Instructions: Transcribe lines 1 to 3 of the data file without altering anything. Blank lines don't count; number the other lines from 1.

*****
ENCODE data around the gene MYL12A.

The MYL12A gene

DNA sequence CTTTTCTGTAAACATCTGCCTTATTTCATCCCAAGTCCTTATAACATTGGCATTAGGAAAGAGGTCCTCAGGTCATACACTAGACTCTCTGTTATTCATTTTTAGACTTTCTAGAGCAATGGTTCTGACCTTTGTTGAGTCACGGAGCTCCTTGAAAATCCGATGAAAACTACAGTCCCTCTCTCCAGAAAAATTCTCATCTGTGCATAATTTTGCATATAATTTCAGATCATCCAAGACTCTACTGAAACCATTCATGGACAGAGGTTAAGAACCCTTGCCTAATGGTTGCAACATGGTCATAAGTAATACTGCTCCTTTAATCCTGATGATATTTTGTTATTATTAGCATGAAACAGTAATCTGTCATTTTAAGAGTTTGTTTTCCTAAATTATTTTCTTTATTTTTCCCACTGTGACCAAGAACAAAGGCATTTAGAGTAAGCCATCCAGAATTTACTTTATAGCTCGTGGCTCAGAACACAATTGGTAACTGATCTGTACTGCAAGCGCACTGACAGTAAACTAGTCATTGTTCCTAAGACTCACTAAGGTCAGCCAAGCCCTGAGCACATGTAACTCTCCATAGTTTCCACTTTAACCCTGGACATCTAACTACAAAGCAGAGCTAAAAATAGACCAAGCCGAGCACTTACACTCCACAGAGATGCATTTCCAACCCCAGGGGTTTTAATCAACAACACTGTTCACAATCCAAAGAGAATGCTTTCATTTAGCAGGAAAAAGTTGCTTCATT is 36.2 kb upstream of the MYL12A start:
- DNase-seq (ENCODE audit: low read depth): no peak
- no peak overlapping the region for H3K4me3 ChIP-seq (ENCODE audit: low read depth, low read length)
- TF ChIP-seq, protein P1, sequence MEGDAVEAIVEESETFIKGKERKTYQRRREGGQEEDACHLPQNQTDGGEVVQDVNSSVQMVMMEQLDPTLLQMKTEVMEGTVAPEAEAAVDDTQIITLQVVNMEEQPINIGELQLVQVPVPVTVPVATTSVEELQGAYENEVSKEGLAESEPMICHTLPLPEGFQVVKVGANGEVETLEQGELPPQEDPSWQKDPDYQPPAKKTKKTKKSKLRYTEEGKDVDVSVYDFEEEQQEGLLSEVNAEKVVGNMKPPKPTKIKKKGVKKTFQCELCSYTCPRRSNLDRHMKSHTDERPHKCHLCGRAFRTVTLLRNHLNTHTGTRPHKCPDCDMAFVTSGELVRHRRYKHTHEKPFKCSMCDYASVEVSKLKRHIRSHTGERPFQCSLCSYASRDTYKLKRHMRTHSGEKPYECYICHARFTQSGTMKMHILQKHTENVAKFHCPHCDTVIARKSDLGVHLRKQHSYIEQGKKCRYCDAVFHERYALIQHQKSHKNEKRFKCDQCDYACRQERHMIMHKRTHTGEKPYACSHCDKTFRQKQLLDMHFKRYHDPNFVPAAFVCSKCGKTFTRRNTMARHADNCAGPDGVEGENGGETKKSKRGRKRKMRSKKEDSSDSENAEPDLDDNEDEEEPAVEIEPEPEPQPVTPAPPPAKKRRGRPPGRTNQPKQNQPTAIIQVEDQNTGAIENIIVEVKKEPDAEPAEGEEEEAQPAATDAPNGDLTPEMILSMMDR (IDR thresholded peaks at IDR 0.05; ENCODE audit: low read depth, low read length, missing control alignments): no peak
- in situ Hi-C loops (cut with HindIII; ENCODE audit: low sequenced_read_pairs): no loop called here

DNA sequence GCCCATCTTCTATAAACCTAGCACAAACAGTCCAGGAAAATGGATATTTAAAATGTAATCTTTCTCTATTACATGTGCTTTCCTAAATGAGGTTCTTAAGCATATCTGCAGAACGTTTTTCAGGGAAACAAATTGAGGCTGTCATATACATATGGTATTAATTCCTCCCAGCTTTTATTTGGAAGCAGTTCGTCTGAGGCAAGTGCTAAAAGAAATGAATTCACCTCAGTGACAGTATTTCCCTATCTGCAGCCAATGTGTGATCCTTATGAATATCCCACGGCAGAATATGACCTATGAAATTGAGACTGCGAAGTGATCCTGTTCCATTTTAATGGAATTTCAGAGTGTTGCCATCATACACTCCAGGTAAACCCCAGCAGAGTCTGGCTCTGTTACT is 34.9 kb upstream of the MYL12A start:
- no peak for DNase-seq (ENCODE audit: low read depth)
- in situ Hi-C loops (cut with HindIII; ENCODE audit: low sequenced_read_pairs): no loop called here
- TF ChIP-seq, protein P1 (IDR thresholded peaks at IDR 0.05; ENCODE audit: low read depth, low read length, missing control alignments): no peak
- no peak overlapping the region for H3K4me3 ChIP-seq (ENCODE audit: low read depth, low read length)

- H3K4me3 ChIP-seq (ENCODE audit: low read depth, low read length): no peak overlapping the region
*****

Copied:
ENCODE data around the gene MYL12A.

The MYL12A gene

DNA sequence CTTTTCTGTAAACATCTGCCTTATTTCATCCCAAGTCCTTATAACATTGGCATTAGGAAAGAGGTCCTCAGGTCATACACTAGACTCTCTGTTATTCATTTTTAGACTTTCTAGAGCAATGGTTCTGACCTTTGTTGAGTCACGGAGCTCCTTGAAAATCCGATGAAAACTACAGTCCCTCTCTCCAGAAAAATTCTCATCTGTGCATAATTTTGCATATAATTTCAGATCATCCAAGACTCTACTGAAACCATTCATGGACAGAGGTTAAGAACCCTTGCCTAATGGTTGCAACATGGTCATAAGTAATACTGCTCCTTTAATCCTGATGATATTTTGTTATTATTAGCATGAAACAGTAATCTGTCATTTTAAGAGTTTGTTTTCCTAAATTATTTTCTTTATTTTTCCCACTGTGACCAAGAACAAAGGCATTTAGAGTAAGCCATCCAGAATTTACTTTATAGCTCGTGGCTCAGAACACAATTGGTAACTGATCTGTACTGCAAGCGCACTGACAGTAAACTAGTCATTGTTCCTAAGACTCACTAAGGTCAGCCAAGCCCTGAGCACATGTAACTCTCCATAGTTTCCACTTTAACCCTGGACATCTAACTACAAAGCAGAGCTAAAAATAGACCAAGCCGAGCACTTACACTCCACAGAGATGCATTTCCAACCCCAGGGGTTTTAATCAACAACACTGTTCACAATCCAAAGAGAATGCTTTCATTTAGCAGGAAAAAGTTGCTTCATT is 36.2 kb upstream of the MYL12A start: